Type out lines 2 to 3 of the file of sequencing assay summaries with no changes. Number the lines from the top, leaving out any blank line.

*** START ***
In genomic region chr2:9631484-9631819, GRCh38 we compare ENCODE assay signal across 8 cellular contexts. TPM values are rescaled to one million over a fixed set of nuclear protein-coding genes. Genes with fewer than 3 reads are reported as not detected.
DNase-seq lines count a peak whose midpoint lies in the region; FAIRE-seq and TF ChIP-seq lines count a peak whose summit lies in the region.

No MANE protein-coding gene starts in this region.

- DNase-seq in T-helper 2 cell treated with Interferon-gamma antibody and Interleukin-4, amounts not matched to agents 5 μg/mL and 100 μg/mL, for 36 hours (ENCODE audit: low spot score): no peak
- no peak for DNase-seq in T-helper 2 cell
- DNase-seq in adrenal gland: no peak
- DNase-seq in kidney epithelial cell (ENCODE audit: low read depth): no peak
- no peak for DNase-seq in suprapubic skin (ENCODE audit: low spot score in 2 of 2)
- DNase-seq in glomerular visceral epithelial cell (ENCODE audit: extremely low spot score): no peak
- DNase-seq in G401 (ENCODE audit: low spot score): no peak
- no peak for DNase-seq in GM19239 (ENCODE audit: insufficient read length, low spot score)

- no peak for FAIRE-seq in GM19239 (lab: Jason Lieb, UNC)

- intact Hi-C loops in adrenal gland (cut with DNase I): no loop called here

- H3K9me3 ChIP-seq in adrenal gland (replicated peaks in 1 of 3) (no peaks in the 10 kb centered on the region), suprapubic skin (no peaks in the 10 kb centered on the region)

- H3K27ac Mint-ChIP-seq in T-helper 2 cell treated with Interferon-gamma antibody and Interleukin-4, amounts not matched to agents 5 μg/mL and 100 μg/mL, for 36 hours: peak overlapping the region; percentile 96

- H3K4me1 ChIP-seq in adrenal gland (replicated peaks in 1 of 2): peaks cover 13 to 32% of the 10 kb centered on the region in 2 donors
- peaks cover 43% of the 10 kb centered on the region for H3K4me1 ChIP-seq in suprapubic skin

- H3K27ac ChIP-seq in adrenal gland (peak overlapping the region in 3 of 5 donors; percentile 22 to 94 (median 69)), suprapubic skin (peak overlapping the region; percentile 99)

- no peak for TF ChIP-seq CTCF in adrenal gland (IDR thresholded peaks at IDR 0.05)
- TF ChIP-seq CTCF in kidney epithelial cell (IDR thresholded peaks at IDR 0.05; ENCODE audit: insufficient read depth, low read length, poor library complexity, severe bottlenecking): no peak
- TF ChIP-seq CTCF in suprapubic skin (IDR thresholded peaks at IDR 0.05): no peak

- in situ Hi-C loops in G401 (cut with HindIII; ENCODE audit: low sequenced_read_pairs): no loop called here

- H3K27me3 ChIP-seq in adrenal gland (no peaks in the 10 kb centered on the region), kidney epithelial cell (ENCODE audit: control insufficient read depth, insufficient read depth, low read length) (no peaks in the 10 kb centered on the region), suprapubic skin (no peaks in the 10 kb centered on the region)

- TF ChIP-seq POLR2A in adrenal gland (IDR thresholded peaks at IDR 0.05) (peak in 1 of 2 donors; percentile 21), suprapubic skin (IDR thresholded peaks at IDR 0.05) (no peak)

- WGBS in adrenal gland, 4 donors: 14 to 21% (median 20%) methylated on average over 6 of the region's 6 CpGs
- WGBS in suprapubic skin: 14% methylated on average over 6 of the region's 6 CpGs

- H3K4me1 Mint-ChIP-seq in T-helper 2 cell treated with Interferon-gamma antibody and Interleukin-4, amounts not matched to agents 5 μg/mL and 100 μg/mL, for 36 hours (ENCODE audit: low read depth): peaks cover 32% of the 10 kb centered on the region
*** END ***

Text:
DNase-seq lines count a peak whose midpoint lies in the region; FAIRE-seq and TF ChIP-seq lines count a peak whose summit lies in the region.

No MANE protein-coding gene starts in this region.